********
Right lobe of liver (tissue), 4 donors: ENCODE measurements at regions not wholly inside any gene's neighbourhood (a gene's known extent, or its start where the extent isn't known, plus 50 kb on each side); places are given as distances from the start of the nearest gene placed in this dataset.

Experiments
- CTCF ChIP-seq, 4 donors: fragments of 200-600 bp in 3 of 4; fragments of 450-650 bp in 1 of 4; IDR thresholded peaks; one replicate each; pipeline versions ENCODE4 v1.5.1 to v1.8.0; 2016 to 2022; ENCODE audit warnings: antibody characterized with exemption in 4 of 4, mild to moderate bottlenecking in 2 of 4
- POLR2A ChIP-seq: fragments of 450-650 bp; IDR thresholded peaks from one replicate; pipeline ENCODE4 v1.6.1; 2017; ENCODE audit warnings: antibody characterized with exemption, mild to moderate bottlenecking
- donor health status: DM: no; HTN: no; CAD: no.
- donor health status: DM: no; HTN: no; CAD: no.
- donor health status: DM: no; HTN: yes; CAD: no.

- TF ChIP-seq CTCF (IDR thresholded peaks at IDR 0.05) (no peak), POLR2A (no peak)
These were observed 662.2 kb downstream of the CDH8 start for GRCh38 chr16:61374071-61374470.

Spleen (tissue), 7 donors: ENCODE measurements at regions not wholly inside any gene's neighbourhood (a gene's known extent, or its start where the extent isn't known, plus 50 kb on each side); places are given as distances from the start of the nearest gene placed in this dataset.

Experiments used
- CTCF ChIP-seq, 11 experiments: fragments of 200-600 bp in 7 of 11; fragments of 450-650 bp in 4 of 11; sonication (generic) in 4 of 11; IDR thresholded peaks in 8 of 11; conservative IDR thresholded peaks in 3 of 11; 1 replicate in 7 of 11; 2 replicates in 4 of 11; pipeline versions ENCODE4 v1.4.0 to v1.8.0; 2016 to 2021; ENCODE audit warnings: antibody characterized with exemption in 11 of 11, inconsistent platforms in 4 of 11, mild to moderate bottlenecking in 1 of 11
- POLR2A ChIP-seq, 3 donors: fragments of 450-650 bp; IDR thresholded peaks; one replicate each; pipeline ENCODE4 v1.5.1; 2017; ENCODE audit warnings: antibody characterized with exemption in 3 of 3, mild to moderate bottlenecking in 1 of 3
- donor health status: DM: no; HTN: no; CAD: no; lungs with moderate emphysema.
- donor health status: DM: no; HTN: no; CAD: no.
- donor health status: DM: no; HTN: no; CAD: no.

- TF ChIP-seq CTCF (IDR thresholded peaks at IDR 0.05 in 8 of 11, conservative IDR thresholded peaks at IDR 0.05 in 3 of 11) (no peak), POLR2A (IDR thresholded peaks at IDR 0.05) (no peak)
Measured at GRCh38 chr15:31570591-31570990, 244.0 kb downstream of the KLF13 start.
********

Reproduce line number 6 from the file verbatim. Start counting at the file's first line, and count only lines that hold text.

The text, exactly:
- donor health status: DM: no; HTN: no; CAD: no.